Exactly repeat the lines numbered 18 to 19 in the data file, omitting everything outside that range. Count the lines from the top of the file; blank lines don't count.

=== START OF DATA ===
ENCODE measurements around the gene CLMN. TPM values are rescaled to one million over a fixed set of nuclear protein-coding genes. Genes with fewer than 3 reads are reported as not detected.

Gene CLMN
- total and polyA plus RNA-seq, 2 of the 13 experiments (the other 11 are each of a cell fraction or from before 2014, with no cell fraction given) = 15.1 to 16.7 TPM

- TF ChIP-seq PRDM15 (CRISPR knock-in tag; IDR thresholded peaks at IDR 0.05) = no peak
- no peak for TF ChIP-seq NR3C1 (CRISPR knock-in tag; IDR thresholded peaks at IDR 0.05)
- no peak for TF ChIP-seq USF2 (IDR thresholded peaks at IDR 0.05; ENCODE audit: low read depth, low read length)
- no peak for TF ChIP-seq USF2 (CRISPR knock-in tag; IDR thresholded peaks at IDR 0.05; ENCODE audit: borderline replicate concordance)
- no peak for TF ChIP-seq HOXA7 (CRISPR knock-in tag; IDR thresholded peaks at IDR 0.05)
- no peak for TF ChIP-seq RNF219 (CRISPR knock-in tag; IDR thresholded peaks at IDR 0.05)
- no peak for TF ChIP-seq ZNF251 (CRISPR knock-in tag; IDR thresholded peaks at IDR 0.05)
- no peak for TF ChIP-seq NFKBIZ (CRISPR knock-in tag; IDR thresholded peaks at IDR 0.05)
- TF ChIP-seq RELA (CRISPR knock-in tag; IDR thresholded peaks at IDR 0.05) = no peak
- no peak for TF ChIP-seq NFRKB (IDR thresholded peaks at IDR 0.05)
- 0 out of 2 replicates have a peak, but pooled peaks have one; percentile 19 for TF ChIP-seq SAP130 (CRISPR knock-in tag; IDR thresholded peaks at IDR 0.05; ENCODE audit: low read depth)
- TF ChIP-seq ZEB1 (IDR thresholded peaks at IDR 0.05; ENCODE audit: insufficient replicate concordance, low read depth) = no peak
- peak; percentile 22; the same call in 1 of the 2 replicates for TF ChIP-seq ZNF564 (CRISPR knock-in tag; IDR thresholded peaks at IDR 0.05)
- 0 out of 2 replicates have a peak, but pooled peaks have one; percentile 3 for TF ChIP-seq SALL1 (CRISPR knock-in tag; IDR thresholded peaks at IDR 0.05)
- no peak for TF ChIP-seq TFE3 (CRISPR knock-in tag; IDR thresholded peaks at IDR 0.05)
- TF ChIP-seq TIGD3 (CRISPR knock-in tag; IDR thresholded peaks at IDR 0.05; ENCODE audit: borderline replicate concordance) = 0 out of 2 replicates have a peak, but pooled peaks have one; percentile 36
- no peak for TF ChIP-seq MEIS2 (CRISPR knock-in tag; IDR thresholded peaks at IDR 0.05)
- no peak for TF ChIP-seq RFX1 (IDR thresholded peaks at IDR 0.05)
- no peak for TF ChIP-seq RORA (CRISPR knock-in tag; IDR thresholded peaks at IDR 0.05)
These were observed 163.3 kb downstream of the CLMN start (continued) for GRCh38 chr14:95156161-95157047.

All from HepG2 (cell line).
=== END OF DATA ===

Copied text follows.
- no peak for TF ChIP-seq TFE3 (CRISPR knock-in tag; IDR thresholded peaks at IDR 0.05)
- TF ChIP-seq TIGD3 (CRISPR knock-in tag; IDR thresholded peaks at IDR 0.05; ENCODE audit: borderline replicate concordance) = 0 out of 2 replicates have a peak, but pooled peaks have one; percentile 36